Israeli analysts were divided this week on Israelís military response to Sunday’s Hamas attacks that killed five Israeli soldiers, with some arguing that the reprisal assaults set back the peace process while others insisting it will help in the long run.
"Israel tried to weaken Hamas and to help Abu Mazen," said Ephraim Inbar, director of the Begin-Sadat Center for Strategic Studies at Bar-Ilan University.
He was referring to Mahmoud Abbas, the Palestinian prime minister widely known as Abu Mazen who has pledged to seek a negotiated cease-fire with Hamas and other Palestinian terrorist groups. He said that by attempting to assassinate Hamas leader Abdel Aziz Rantisi (and later in the day a carload of Palestinians allegedly seen moments earlier firing missiles from the Gaza Strip into the Israeli town of Sderot) Israeli Prime Minister Ariel was sending a clear message.
"He is not willing to accept what happened during Oslo, when negotiations were coupled with terrorist attacks," Inbar said, referring to the peace process that began with the signing of the Oslo Accords in 1993. "He is saying that he will continue to fight terrorism all the time."
In an interview published Wednesday by the Israeli newspaper Yediot Achronot, Sharon defended Israelís retaliatory strikes and said there would be more should terror attacks continue. He said he was willing to "go a long way" to achieve peace but that "on one issue there will be no compromise: attacks on Israelis."
Despite Sharon’s stance, Yediot was critical of Israel’s retaliatory action, saying of the Palestinian Authority in Wednesday’s editorial: "When the talks are renewed, what remains of these partners’ ability is questionable. Is this what we want?"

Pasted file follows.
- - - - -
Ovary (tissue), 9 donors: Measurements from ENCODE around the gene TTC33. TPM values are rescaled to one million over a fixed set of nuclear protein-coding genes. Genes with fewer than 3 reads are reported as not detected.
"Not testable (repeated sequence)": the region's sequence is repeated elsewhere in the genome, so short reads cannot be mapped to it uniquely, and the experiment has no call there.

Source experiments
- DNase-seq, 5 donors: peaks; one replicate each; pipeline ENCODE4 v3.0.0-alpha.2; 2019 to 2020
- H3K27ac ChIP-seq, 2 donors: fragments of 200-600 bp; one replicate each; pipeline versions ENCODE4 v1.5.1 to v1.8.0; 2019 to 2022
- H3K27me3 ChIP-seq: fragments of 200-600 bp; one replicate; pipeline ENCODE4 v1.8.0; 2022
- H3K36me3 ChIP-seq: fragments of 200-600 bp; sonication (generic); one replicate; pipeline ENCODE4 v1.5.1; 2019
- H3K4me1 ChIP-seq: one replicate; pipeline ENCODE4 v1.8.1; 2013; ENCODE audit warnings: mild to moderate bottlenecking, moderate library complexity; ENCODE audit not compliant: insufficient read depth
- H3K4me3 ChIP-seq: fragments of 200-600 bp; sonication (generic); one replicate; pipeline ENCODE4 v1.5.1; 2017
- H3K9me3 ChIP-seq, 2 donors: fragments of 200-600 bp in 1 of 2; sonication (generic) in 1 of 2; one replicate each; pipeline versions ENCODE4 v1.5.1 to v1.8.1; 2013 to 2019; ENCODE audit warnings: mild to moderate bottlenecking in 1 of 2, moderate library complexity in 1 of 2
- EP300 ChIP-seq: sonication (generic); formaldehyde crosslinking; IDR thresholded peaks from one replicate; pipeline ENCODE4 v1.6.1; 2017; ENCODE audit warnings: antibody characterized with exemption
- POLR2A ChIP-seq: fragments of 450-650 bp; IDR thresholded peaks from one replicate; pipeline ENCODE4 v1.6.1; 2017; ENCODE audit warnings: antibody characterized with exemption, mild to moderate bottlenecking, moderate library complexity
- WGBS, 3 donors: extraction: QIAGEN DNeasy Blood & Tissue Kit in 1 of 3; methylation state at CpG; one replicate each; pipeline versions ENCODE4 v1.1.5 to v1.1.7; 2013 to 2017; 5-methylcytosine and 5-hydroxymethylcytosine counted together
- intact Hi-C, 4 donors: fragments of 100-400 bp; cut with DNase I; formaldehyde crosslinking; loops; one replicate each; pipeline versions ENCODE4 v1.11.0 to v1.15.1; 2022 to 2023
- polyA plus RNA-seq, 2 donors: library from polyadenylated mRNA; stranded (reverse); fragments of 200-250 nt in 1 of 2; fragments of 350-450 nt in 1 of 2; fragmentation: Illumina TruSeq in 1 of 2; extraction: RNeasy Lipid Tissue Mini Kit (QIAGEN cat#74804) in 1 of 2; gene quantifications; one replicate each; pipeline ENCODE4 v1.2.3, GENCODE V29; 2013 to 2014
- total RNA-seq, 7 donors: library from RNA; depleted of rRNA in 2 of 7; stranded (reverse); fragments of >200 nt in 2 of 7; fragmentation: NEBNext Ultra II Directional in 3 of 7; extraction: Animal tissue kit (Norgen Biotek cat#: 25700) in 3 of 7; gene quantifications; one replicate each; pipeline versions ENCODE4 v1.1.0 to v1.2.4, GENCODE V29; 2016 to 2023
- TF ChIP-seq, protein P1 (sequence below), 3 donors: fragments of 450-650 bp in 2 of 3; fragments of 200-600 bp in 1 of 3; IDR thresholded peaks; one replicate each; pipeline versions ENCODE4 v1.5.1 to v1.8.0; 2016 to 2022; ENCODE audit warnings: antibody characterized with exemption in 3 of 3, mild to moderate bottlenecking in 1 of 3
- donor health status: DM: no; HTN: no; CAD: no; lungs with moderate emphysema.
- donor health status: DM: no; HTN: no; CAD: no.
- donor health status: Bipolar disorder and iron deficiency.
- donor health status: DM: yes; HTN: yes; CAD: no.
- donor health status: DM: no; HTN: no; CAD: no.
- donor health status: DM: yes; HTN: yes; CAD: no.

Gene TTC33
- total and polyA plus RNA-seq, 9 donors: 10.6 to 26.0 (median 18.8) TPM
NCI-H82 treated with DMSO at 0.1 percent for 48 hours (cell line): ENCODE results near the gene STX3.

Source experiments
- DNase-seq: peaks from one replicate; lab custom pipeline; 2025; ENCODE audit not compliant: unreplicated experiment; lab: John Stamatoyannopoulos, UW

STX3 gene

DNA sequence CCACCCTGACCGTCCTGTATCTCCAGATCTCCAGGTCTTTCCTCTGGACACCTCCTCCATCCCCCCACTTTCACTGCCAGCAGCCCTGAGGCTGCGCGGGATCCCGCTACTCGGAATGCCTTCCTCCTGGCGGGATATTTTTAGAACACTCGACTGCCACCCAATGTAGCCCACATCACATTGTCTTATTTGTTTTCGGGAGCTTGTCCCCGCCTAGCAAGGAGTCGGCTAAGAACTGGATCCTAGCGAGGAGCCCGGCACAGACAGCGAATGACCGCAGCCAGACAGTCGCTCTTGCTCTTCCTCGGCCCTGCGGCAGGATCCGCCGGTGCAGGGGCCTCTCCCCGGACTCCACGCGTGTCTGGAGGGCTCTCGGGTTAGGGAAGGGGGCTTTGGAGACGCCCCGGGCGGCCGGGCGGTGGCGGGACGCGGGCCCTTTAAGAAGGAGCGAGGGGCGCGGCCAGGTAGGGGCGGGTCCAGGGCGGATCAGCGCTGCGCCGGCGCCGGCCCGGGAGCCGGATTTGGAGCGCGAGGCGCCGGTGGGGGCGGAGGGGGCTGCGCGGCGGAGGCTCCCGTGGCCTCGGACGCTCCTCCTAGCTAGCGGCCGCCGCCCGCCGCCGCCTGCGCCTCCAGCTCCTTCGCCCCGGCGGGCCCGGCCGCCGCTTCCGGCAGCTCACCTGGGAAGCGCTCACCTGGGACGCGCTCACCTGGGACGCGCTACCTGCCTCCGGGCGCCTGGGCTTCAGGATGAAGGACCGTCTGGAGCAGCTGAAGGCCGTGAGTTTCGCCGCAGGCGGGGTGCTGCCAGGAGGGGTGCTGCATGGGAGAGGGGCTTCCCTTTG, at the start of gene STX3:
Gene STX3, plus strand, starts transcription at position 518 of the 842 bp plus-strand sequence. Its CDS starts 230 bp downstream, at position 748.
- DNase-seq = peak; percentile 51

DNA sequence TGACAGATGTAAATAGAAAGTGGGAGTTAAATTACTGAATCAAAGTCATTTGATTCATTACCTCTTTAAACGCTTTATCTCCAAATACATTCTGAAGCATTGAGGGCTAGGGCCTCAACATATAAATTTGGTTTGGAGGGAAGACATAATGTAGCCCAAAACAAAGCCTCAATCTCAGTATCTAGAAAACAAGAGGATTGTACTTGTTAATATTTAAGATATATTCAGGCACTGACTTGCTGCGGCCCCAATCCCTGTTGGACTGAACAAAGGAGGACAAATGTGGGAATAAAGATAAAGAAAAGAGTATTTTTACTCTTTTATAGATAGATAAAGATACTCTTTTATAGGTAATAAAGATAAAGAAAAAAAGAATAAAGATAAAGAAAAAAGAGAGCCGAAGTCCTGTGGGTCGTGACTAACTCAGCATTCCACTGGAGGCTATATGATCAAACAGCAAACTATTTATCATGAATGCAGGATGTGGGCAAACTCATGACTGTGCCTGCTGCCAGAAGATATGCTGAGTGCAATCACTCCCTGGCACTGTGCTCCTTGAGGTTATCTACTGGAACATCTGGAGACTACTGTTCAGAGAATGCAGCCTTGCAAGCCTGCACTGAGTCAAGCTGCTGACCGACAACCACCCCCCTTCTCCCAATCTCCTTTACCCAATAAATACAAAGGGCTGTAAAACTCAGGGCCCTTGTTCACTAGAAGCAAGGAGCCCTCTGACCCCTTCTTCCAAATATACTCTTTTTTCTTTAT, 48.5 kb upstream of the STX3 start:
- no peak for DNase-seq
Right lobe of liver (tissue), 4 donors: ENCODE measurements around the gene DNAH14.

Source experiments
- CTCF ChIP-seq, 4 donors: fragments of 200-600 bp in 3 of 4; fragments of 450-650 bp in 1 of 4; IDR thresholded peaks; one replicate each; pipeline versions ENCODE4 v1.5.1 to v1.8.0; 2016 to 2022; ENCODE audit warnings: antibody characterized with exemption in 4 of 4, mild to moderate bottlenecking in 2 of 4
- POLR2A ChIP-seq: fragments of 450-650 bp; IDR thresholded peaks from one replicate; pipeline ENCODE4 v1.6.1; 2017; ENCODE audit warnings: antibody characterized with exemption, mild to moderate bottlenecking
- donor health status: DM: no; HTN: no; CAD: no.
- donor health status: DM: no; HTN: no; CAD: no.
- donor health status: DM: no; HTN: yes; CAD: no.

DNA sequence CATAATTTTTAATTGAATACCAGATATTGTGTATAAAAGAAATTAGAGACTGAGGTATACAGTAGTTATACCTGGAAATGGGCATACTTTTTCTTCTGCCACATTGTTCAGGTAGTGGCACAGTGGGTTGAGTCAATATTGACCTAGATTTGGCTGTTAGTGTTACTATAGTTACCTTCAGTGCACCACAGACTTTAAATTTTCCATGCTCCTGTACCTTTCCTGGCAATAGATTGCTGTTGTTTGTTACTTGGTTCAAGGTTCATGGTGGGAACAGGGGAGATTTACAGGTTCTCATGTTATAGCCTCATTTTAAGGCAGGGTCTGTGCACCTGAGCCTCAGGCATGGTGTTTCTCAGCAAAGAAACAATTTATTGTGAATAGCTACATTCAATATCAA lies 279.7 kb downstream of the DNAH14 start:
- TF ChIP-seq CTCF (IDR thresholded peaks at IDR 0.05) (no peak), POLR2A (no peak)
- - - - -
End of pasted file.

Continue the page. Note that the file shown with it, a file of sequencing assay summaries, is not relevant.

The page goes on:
Eran Lerman, director of the American Jewish Committee’s Israel/Middle East Office in Jerusalem, said it "was not one of the wisest of decisions. But there was thought behind it … and you can make cogent arguments for it."
"Israel did not want to allow them to go to the next stage of negotiations after killing Israelis with impunity," he explained. "There was the sense that they [terrorist groups] had the upper hand before the [retaliatory] strike. So it was a tough call."
Hillel Frisch, a senior lecturer in political science at Bar-Ilan University and a specialist in Palestinian institutions and political parties, said Sharon’s reprisal assaults were "part of a strategy to urge the Palestinian Authority to strike at [terrorist groups] and that if you don’t do it, we will."
"He doesn’t want the peace process to be a time for Hamas to lick its wounds and recuperate," Frisch added.
Referring to the attack on Rantisi, Frisch said that until now he had believed Rantisi was "a politician and was not involved in actual terror. But according to the Israeli government, it was providing the American government with information that as of late [Rantisi] had been involved in at least defining the goals of terrorism."
Lerman said he believed the peace process would soon resume.
"It will blow over and get back on track in a week or two," he said. "It’s not a reversal, but a bend in the road."
Inbar said that in the long run Israel’s response to the terror attacks will help Abbas to reach a cease-fire with Hamas because the organization is now afraid of Israel.
"It has given Mazen ammunition with which to deal with them," he said. "He can now tell them that if they don’t want to deal with me, they will have to deal with [Israel]."